From the desk of Debbie Brown:
This is one of those books that completely took me by surprise. I’m still gobsmacked by it. Do NOT be put off by the fact that the first part of the story — well, actually, the whole book — is centered squarely on George Wickham. Please trust me. It works.
The book’s Prologue tugs at your heartstrings, introducing George at age ten. His mother is a neglectful drug addict and he doesn’t even know who his father is; Rebecca Wickham has had several boyfriends, and Mark, the guy she’s currently living with, is better than most only because he doesn’t beat them. George has just one set of clothes, and he’s always hungry. He gets bullied at school. He can read, but not very well. With such a start in life, there doesn’t seem to be much of a future ahead for him.
But little eight-year-old Lizzy Bennet approaches him on a playground bench, offers him a sandwich, and unconsciously introduces him to the perfect escape from his miserable life by reading aloud a Harry Potter book. “[H]e wished she didn’t have to go. It was like coming out of a dream somehow, to close the book and go back to real life. He felt let down. Going home, going to bed, lying there hungry… how could he go back to that now that he had been on a train to magic school?” It’s a game-changer for George.
The story continues. The two friends are separated, but George’s situation improves thanks to Mr. Darcy (senior). Fitzwilliam Darcy eventually turns up in the book a couple of years later. His entrance is an inspired twist, and I hope other reviewers are kind enough not to spoil the surprise.
More time passes, with Will becoming COO of his father’s company, AirVA, which is a national air ventilation system corporation based in Virginia. Anyway, when Will’s father and mother are in a car crash, Mr. Darcy’s injuries and subsequent rehab require Will to step up as CEO years before originally planned. It’s a difficult transition for an introverted, insecure young man. Everyone seems to want a piece of him — both in business and in his social life.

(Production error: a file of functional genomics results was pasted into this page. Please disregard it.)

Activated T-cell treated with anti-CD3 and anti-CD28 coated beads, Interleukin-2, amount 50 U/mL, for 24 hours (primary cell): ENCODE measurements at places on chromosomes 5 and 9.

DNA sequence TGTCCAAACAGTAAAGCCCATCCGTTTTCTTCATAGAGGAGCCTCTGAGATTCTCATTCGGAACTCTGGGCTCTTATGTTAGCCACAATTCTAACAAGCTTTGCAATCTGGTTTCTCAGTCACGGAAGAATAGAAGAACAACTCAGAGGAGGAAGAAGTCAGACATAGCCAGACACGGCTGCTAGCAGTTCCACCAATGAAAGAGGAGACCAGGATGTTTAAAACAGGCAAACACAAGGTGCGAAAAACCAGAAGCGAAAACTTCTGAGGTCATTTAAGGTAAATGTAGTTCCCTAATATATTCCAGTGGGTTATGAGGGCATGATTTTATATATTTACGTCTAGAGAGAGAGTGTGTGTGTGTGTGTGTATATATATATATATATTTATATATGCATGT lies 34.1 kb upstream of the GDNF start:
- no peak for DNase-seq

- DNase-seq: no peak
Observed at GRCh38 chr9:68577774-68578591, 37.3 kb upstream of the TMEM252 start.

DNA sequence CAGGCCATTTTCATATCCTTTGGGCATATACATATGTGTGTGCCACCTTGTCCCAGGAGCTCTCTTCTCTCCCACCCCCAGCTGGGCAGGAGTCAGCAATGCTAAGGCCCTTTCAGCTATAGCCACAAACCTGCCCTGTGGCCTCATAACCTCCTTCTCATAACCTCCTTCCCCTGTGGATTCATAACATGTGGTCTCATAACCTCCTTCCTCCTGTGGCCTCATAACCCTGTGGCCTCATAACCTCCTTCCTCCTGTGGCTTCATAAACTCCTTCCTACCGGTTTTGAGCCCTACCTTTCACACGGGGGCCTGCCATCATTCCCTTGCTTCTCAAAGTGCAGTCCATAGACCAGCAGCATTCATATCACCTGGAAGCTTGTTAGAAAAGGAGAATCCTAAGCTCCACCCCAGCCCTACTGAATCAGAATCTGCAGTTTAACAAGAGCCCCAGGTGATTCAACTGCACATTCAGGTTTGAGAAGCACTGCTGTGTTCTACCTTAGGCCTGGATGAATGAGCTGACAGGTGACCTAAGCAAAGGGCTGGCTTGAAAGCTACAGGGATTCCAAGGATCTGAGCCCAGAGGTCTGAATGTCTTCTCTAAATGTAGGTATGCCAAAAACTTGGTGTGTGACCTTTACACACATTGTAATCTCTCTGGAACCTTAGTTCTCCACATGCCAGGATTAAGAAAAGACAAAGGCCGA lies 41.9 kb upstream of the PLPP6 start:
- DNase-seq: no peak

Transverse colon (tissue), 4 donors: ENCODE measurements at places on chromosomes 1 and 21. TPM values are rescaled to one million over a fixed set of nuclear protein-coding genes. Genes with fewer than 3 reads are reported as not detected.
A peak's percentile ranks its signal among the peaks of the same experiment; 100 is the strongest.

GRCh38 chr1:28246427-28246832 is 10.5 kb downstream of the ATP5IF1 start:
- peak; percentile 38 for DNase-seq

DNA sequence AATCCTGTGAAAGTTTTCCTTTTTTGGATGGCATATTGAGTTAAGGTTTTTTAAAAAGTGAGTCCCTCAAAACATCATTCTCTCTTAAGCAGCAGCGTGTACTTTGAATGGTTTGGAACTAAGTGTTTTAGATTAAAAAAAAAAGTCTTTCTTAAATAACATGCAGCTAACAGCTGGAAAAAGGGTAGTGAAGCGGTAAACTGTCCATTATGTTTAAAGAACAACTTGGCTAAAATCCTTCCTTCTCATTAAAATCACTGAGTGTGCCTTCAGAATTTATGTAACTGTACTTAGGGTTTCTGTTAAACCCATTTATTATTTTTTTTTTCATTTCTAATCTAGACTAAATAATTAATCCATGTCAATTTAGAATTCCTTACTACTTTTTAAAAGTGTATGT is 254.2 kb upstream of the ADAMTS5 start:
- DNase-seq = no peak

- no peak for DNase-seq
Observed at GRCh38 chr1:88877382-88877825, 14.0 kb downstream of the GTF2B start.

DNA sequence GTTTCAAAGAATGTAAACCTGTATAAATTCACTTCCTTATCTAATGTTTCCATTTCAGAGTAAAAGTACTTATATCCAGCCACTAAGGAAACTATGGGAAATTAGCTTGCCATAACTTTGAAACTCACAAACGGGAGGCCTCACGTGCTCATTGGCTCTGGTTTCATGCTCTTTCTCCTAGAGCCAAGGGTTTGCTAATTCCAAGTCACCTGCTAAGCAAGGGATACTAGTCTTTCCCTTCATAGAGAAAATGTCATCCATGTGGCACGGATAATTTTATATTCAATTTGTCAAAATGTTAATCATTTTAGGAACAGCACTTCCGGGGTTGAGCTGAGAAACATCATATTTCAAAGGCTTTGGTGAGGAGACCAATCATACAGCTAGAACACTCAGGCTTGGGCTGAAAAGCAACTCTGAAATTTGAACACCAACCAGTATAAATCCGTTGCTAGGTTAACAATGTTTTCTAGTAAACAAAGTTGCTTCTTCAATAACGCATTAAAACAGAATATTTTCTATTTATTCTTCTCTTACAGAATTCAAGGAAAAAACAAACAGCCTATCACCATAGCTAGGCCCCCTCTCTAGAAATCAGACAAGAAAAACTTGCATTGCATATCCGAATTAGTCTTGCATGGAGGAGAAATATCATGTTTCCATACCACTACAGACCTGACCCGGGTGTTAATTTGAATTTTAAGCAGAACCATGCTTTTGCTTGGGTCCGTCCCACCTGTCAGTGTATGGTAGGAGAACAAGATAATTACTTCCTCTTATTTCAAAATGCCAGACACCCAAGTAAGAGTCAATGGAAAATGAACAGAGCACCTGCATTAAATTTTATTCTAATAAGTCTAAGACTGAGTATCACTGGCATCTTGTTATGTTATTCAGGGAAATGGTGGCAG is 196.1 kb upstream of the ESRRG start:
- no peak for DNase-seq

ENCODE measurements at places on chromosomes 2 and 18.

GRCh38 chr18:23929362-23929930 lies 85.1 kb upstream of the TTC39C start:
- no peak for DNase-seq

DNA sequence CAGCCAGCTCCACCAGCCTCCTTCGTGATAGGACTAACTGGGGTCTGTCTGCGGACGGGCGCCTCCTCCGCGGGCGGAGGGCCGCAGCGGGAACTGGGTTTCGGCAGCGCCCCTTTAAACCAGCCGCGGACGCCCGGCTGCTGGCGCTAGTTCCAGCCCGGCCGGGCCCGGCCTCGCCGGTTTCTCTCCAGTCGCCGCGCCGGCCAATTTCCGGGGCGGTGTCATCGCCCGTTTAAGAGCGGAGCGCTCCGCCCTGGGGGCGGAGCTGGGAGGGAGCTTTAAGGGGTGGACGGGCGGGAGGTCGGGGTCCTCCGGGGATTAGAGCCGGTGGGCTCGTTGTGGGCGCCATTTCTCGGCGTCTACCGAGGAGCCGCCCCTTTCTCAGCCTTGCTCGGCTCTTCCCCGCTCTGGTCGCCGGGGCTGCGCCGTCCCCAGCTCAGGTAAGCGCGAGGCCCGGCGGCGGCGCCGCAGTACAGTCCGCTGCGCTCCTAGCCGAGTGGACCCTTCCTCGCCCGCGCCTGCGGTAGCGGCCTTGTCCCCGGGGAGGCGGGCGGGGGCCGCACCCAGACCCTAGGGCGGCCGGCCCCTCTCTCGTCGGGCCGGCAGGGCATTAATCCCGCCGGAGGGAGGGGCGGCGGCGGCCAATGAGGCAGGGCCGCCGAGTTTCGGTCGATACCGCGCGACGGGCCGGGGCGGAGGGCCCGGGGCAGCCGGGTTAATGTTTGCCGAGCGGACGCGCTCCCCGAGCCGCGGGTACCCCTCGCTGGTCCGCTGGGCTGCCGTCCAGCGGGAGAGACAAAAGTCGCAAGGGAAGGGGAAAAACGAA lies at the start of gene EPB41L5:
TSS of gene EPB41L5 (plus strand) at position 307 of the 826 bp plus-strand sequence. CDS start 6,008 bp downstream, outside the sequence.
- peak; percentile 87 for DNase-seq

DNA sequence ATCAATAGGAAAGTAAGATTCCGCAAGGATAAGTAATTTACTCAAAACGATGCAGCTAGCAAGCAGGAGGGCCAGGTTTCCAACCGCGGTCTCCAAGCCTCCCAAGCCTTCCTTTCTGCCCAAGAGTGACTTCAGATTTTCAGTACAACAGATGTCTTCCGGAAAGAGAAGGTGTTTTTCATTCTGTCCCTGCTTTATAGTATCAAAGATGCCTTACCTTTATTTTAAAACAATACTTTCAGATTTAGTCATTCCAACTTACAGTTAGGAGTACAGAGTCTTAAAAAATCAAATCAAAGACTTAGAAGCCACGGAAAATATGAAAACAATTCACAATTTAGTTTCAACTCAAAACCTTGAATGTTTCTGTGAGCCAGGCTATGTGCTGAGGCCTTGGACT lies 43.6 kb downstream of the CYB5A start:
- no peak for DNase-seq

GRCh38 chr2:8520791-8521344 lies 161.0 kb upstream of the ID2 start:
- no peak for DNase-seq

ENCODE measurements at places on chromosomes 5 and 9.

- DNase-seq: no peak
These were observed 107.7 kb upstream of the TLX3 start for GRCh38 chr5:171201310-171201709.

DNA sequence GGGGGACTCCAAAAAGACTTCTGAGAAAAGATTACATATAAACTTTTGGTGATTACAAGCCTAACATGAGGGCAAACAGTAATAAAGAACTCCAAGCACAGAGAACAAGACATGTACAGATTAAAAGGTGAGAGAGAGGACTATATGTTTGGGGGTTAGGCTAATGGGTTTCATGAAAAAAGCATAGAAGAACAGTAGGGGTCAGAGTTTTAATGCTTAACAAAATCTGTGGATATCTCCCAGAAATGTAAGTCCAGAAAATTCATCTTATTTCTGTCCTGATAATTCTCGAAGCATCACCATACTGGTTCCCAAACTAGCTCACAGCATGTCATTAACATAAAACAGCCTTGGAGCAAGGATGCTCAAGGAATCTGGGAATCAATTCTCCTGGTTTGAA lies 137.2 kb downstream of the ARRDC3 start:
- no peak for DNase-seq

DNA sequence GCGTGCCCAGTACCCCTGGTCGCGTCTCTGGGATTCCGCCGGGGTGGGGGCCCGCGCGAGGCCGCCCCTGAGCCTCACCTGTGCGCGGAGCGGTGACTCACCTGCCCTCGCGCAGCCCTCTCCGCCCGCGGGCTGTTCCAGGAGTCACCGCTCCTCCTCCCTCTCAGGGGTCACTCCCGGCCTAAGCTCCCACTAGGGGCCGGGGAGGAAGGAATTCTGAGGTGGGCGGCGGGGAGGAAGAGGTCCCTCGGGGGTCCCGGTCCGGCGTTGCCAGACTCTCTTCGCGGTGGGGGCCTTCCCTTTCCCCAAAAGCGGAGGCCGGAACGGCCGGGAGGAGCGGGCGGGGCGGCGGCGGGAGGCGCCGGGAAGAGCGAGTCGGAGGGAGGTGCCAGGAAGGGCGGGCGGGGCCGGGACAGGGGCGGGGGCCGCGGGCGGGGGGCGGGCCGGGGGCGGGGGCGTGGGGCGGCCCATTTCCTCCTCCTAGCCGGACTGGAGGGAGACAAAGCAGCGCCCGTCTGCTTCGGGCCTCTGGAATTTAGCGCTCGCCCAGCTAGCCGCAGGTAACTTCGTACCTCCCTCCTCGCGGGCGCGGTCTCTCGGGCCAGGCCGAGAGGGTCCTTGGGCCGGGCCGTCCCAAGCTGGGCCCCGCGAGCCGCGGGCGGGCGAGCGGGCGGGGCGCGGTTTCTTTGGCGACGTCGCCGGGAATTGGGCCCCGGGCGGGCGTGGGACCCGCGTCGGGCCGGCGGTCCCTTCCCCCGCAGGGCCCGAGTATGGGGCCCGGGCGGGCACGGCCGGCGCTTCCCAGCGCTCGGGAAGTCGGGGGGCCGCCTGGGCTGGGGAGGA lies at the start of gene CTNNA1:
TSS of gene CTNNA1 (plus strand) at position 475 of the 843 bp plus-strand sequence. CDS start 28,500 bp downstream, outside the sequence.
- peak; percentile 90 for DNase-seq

The plot gets into recognizable Pride and Prejudice territory with Will reluctantly attending Charles Bingley’s engagement party, hugging the periphery, and resisting his friend’s suggestion that he enter into the spirit of things. When Charles offers to introduce Will to Jane Gardiner’s sister Elizabeth, we just know what’s coming. As expected, Elizabeth overhears him say, “Charlie, leave off. I have no interest in dancing with whatever floozy you’re trying to throw at me this time.” …aaand we’re off!
Will’s negative impression persists when he learns Elizabeth just lost her job and her apartment, and now she’s mooching off her sister Jane. He becomes concerned about Charles. Clearly, both sisters must be out to find rich husbands. A pre-nup agreement would be prudent — and it’s customary in their circle with such a mismatch of fortunes.
I enjoyed the evolution of the relationship between Will and Elizabeth. There’s a good balance of romance and humor with building tension as the reader starts to anticipate what’s probably going to cause a blowup between them.
Some great stuff gets packed in here. For a while, I was thinking perhaps the book was winding down and leading up to its inevitable conclusion. But an intriguing mystery suddenly emerges that threatens both Will’s job and plans for a new homeless shelter, leading Will and Elizabeth to chase down relevant clues from George’s early troubled years.
The storyline doesn’t parallel P&P throughout, though it retains plenty of the classic’s essential elements. It also points a large spotlight on the plight of homeless children and how books can be a positive influence in their lives. The cruelty of kids (including Richard Fitzwilliam) to children who are “different” is (sadly) portrayed realistically. And George may have been ignored by his mother, but we also glimpse another miserable childhood — this one due to marital battles resulting in one parent abdicating parental responsibilities to a verbally abusive one.
Aside from George Wickham, generally the characters are true to what I’d expect from Jane Austen’s in these situations. The sole exception is Caroline Bingley. For once, this is a Darcy who isn’t gentle about discouraging her. Repeatedly. Caroline seems nasty and narcissistic, not stupid or apt to willingly subject herself to frequent rejection, so it doesn’t seem logical that she never backs off.
Otherwise, the various plot pieces all fit together beautifully and lead to an uplifting conclusion. I believe this is a debut publication for Ms. Courtney, and it’s a stunner.
5 out of 5 Stars
A Good Name: A Modern Pride and Prejudice Variation, by Sarah Courtney
Independently published (2019)
Trade paperback & eBook (312) pages
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Cover image courtesy of Sarah Courtney © 2019; text Debbie Brown © 2019, Austenprose.com